Labour has published a policy paper on criminal justice (and other issues) for consultation with their members. It’s like the curate’s egg – good in parts. But I think they are still lacking a strong narrative on crime and justice.
The consultation covers anti-social behaviour (ASB) and criminal justice. On ASB it says this government has made it harder to tackle ASB and that they will give the police the tools they need to take action to combat ASB. I’m not sure the police need any more tools, given that the new Anti-Social Behaviour, Crime and Policing Act for the most part just tidies up previous (New Labour) legislation, and definitely doesn’t weaken it. On criminal justice, the consultation suggests that “perpetrators of serious and violent crimes are increasingly being served with community resolutions or given cautions” but does not acknowledge that this practice has given police discretion and has been implemented in parallel with (and probably linked to) a dramatic fall in crime. In fact this huge fall in crime is not mentioned anywhere.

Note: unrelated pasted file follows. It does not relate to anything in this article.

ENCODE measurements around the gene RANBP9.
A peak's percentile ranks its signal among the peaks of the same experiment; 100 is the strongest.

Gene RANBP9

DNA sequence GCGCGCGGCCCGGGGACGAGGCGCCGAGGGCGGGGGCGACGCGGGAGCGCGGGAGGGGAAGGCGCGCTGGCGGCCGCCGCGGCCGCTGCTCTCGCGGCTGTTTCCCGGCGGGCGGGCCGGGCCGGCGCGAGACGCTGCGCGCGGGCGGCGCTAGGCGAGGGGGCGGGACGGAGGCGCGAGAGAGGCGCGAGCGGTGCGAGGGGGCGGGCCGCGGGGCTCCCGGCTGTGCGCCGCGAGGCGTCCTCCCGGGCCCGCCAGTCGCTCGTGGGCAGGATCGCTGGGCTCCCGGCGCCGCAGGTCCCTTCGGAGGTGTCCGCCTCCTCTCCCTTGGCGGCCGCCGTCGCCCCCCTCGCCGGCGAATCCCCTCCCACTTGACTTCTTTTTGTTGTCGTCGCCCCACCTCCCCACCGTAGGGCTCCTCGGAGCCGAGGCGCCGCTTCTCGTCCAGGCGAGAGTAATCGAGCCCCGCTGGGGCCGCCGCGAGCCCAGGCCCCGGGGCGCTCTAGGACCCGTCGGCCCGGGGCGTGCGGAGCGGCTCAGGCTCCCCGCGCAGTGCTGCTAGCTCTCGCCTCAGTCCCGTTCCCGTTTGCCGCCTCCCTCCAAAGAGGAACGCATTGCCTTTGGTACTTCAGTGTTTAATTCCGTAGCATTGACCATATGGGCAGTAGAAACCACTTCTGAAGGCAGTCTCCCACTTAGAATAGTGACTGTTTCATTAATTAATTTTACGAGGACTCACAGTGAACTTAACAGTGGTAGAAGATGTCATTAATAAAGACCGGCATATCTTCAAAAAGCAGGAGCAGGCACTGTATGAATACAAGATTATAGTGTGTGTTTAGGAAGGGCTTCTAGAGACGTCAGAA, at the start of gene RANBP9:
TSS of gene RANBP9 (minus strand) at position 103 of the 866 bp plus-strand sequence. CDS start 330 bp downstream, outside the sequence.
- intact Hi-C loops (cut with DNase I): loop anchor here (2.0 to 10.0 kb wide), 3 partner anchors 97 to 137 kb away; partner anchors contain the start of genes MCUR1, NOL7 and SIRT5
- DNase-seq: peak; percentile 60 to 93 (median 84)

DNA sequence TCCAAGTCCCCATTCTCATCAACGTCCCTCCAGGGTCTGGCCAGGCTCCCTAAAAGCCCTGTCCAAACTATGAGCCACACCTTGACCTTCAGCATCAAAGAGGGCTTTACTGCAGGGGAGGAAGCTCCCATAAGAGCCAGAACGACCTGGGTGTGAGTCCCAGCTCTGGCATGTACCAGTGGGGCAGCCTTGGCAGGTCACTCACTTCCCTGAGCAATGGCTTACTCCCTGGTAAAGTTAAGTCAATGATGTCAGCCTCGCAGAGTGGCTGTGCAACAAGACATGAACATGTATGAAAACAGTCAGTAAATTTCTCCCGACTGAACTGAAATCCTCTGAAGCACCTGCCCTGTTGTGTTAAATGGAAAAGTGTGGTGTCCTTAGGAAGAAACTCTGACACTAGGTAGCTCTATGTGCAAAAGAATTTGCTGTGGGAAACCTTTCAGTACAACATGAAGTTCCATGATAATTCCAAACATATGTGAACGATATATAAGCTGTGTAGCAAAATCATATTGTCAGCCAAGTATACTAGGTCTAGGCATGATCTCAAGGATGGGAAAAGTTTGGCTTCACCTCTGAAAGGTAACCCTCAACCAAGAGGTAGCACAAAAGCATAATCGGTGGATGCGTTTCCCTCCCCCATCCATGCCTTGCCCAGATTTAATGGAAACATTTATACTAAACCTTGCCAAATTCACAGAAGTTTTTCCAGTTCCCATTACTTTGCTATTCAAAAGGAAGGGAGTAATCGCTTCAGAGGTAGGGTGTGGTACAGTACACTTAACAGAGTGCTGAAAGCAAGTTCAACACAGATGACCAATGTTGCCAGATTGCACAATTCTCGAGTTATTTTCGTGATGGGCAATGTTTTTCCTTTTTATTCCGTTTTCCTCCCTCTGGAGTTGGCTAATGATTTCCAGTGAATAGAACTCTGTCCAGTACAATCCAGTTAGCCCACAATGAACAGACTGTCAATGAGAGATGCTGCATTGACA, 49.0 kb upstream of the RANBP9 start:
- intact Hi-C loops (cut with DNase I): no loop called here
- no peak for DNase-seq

Victims are centre stage, and a commitment to a Victims’ Law which “will give victims of crime new entitlements to minimum standards of service as well as the ability to hold those services to account when standards are not met”. Victims are not treated well by the system and should get better service, but ultimately current and potential victims will be best served by reducing offending and re-offending. And it is here that the big ideas are missing. If a future Labour government is to reduce ASB and crime, they need to meet the health, employment and welfare needs of offenders. And they will only be able to do this by getting non criminal justice agencies involved. The solutions to reducing crime lie outside the criminal justice system. But this paper neither acknowledges that, not suggests a mechanism whereby the rest of the system can be incentivised to meet the needs of potential, current and ex-offenders. Labour needs to break down the silos between the shadow departments to find big ideas on crime and ASB.